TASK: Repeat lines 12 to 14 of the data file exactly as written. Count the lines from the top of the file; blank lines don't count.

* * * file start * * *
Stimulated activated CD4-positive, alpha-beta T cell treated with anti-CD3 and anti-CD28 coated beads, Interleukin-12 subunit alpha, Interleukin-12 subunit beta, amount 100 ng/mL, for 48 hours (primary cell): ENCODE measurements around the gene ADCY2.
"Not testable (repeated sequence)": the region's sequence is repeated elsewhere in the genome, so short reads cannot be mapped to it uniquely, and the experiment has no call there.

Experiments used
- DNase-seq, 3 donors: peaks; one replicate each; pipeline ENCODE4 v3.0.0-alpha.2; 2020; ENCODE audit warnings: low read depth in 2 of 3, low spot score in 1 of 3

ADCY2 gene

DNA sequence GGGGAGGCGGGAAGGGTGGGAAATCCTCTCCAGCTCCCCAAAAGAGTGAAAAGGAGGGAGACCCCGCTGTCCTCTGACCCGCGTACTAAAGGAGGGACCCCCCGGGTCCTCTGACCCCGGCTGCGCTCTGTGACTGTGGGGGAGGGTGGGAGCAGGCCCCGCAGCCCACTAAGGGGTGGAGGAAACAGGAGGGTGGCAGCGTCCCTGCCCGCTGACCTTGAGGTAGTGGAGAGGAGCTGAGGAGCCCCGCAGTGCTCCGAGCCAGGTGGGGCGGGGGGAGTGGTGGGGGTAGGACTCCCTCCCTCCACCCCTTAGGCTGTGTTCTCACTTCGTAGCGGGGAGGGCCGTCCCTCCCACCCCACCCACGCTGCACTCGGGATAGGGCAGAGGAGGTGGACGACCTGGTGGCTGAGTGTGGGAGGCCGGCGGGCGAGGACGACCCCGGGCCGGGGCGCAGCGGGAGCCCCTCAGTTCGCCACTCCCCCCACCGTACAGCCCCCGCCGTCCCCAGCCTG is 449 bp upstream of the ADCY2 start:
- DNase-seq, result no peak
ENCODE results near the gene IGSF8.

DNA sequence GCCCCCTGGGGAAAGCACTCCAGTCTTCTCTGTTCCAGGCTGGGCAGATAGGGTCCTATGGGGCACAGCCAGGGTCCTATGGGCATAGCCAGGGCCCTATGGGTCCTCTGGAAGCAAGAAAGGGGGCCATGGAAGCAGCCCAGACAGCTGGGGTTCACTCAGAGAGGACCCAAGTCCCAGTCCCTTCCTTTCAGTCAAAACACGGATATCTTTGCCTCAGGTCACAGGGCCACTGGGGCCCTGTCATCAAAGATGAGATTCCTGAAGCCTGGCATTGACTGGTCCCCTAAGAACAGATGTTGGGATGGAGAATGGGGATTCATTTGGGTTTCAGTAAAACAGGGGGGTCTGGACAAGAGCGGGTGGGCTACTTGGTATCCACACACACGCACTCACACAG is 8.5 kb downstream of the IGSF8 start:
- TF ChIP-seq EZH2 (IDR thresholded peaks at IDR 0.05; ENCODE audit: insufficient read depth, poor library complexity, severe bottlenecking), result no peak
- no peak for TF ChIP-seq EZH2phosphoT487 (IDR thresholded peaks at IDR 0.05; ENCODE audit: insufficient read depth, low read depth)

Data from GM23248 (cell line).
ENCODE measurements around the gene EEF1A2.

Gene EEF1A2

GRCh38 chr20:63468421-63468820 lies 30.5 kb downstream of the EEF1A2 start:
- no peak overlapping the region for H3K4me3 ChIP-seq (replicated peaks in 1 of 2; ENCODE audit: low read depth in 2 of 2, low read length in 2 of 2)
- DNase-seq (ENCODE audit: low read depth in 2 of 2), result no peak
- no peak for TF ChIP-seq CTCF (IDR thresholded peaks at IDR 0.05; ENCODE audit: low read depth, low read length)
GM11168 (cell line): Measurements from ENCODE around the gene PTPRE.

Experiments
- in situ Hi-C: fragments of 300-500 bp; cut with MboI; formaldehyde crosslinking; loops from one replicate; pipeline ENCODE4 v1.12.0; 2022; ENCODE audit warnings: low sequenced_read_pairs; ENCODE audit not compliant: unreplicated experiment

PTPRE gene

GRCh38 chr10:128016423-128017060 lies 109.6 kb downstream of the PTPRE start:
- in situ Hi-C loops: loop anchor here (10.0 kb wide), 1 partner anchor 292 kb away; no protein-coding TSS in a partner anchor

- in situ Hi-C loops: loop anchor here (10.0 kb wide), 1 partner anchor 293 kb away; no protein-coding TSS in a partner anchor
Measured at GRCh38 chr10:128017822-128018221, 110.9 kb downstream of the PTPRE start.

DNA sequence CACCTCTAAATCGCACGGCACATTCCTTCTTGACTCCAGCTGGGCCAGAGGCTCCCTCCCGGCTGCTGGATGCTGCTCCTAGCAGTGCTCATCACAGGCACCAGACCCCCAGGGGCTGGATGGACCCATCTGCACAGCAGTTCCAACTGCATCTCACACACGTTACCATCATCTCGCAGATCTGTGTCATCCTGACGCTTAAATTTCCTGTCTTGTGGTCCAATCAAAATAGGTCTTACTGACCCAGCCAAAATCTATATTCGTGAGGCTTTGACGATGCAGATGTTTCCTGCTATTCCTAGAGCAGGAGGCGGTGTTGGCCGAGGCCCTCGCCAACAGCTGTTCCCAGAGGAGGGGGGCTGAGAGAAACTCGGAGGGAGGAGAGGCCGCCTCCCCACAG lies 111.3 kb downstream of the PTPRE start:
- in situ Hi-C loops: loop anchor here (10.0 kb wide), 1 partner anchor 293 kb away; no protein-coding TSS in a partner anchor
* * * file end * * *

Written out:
Data from GM23248 (cell line).
ENCODE measurements around the gene EEF1A2.

Gene EEF1A2